Rhona Allison, Director of Company Growth, Scottish Enterprise, said: “The launch of the Edinburgh Trams is hugely exciting, and what better year to launch than 2014, when the eyes of the world are focused on us.

World class infrastructure is essential to enable us to further develop an internationally competitive business environment in Scotland. This project will see Edinburgh airport linked to the City Centre, building on Edinburgh’s outstanding reputation as an attractive location for foreign direct investment.”

Gordon Henderson, Federation of Small Businesses, said: “An integrated mass transport system connecting flights, trams, trains and busses allows people to work, shop, relax, and spend money more easily so we welcome the start of Edinburgh’s tram service and look forward to the positive impact it will have on our members and their businesses.”

Martin Perry, Director of Development for TIAA Henderson Real Estate: “We know from our experience that high quality public transport can be a powerful force stimulating investment and development, as well as providing an efficient means to connect modern cities. The delivery of the tram in Edinburgh has been a key factor in helping shape our decision to invest in the heart of Edinburgh.”

Further information

Impact on Edinburgh Park / West Edinburgh

  • The tram will link Edinburgh Airport to the city centre.
  • There are two stops in Edinburgh Park, at the Northern End and the Southern End, adjacent to Edinburgh Park rail station – this area of Edinburgh Park is still to be developed.
  • The tram will also provide a direct link between Edinburgh Park and the rail interchange being planned at Gogar.
  • The tram will help to deliver the development of the Southern End of Edinburgh Park (expected to take 15-20 years). Assuming an average build cost of £130 per square foot (1,400 per m2), this has the potential to provide up to 100 permanent jobs in the construction industry.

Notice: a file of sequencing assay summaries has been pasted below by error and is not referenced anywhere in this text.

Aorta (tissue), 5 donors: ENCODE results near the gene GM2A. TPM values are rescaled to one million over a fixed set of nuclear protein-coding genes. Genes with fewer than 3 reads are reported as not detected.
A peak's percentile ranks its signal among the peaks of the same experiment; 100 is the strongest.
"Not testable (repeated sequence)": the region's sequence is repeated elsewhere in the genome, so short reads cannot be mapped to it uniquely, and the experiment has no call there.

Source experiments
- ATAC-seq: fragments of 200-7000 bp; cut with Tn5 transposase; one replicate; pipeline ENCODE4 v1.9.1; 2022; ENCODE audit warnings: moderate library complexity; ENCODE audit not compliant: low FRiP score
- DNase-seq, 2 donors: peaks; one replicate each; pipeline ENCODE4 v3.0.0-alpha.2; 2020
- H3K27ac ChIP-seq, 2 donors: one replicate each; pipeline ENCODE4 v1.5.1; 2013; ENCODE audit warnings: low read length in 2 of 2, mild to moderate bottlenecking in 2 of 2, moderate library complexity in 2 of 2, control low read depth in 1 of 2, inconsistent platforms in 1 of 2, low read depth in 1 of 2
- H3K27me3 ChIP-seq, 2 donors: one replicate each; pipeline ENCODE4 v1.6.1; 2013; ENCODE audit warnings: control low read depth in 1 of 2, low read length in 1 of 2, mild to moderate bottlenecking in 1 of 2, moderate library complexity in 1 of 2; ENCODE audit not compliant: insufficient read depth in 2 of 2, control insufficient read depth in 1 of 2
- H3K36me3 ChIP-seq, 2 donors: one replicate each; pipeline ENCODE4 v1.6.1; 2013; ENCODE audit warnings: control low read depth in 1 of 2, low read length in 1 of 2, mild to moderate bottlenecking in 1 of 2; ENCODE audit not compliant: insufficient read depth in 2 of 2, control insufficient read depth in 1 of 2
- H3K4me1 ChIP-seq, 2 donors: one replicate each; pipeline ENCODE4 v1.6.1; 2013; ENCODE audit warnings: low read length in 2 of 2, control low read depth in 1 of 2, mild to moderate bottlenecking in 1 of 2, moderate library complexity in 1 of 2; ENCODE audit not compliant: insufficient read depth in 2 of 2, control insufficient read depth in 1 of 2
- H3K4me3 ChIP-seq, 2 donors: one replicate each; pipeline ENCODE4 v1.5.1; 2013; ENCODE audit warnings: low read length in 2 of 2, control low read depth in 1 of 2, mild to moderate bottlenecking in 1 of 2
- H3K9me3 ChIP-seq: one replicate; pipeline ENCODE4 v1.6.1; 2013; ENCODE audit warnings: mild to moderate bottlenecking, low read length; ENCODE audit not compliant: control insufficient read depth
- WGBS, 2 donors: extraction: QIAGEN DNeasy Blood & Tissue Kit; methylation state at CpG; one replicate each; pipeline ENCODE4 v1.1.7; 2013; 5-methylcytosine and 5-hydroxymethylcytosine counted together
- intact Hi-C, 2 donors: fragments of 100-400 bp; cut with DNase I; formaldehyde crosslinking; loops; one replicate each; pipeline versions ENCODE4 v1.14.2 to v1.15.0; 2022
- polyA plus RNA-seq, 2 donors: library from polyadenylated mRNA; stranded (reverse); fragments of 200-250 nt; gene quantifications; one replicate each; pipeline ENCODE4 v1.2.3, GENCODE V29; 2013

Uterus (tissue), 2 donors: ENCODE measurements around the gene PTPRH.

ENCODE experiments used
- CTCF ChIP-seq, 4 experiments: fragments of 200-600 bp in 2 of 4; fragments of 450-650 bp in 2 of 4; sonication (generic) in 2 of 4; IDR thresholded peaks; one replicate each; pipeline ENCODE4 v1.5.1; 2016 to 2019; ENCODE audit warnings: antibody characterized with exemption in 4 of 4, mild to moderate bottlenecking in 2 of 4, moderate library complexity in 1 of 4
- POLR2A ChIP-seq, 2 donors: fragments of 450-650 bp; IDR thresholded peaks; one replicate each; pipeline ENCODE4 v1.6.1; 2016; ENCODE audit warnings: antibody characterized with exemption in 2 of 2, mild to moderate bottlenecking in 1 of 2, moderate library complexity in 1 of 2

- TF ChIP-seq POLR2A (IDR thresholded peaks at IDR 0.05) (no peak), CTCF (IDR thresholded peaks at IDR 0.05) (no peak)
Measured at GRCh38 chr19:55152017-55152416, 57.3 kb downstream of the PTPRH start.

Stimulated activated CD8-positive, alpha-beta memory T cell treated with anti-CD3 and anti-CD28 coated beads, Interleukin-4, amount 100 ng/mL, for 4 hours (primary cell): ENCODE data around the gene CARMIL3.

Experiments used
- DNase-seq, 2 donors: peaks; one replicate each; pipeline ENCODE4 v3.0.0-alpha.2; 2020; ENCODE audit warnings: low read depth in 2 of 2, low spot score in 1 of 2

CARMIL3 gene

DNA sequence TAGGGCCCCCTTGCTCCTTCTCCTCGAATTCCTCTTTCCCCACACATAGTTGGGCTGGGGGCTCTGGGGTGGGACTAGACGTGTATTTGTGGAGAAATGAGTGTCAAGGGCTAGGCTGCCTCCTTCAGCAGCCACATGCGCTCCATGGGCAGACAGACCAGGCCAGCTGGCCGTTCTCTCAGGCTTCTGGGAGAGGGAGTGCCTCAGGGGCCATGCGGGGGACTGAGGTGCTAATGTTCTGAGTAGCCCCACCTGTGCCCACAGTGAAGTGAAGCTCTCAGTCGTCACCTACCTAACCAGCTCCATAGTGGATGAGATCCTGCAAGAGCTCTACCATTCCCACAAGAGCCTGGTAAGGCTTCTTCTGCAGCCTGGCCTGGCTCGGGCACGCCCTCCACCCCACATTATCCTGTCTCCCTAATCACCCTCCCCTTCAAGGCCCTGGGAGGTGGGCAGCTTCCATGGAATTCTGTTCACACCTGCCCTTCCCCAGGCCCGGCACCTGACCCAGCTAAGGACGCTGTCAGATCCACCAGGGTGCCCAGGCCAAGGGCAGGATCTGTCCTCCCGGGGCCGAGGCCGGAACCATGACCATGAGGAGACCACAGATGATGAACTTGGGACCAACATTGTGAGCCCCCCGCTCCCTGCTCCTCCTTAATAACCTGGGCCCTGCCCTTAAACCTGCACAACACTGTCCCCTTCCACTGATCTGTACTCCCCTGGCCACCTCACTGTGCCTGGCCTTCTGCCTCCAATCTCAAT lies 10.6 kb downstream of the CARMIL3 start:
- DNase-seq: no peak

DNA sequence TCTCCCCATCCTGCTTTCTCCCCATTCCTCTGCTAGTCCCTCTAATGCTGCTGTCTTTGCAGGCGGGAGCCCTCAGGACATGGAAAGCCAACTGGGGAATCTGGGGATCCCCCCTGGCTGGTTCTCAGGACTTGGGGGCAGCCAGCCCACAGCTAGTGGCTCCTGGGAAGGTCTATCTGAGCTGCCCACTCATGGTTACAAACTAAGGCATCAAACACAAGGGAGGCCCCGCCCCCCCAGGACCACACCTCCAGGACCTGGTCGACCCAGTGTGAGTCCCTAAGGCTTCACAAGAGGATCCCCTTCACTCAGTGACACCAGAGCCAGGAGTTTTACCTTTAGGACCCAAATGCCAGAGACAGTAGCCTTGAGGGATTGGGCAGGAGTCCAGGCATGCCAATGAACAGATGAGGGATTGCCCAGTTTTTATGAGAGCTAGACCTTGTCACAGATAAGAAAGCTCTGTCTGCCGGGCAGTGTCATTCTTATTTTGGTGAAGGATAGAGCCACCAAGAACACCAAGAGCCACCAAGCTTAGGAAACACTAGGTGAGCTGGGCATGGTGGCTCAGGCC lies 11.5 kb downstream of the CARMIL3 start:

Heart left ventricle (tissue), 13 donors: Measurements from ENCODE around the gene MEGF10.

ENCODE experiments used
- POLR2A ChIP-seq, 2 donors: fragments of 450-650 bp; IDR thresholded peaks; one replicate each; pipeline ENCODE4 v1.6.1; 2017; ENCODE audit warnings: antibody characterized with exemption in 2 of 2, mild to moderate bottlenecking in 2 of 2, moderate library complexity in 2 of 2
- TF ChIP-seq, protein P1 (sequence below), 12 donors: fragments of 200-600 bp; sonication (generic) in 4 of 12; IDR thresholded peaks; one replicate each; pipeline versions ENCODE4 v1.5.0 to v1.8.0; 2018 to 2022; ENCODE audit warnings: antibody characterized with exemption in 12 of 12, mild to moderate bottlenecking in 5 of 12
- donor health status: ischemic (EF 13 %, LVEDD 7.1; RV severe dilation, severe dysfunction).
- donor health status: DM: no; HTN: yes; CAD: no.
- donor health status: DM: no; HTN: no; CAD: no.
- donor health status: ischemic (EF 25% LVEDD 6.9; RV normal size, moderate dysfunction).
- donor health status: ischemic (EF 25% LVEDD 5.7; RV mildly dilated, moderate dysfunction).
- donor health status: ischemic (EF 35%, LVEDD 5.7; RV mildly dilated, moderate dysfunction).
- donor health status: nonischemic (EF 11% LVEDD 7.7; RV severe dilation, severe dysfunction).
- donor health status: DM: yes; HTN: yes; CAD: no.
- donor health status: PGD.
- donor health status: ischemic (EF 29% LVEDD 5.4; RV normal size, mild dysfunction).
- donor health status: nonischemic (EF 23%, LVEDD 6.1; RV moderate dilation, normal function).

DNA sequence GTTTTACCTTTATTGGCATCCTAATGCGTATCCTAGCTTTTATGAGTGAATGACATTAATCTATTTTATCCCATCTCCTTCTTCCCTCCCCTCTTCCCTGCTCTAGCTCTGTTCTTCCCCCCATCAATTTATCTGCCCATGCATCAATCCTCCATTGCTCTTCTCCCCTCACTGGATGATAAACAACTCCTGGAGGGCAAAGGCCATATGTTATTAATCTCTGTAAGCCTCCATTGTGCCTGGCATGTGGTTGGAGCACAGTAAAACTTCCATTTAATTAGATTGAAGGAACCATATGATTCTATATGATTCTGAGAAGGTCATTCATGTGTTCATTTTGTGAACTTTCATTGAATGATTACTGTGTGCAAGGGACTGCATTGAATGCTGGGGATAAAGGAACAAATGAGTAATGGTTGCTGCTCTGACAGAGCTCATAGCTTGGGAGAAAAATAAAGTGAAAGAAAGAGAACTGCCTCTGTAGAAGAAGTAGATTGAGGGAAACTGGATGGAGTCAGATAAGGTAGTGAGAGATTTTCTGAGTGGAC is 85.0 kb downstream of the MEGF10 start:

• In December 2013, a very large chunk of development land at the Gyle, jointly owned by the Council and the Miller group, was sold for 50 per cent more than expected.
  • It has been calculated that the partial realisation of the West Edinburgh Planning Framework vision – including the delivery of the tramline – could create the equivalent of up to 5,000 new full-time jobs in West Edinburgh between 2006 and 2031, adding £0.9 billion to the economy each year.

Impact on Residential Property Values

It is difficult to predict the impact on property values, until the line is up and running.

Dublin

In Dublin, over the period between the start of construction and six months after the tram system opening in 2004, houses within a five minute walk of a tram stop had increased in value by 15% to 20% more than properties elsewhere in the city.

The value of properties within 500 to 2,000 metres of tram stops in Dublin are on average between 7% and 17% higher than properties in areas not on the route. The value of properties close to stops rose by an average of 54% between 2002 and 2005 compared to 37% for areas not on the route.

Naples

The value of residential properties in the catchment areas of the Naples Metro system in Italy increased by an average of 37.8% between 2001 and 2005 compared to 27.8% in areas not on the route. The value of commercial properties rose by an average of 57.7% compared to 48.1% in areas not on the route, while the value of retail properties rose by an average of 31.1% compared to 22.8% in areas not on the route.

Minneapolis

Property values along the Hiawatha light rail line in Minneapolis in the United States increased by an average of 83% between 2000 and 2004, compared to 61% for the city as a whole.

St Louis

The value of residential properties located 100 feet from a MetroLink station in St. Louis in the USA is on average 32.7% higher than the value of properties located 1,460 feet from a station.

Netherlands

The value of residential properties located close to commuter rail stations in the Netherlands is on average 25% higher than the value of properties located 15 kilometres or more from a station.

Wider Regeneration

Croydon

Trams change perceptions of cities. They mark a step-change in transport, and are an indication that a city has been investing in its future success.

In Croydon, surveys of residents and businesses showed that the Tramlink made a very significant positive difference to perceptions of the area before the scheme opened in 2000. Many respondents viewed Croydon as a town in decline. However, after opening, most saw the area as experiencing regeneration and expansion:

In one series of interviews, all stakeholders saw Tramlink as a unique and invaluable marketing tool, and most people said the system had  ‘helped create a more modern and  European feel for the town’.

29m people used the Croydon tramlink up to 2012  - 45% more than when it launched in 2000. It was extended in 2012.

Manchester

Trams can help to bring in investment for regeneration. Without Metrolink iin Manchester it is highly unlikely that the successful regeneration of Salford Quays would have taken place. The Salford Quays extension cost £150 million but created over 3,000 permanent jobs, stimulated £60 million of investment by business and boosted the economy of Greater Manchester by £70 million a year.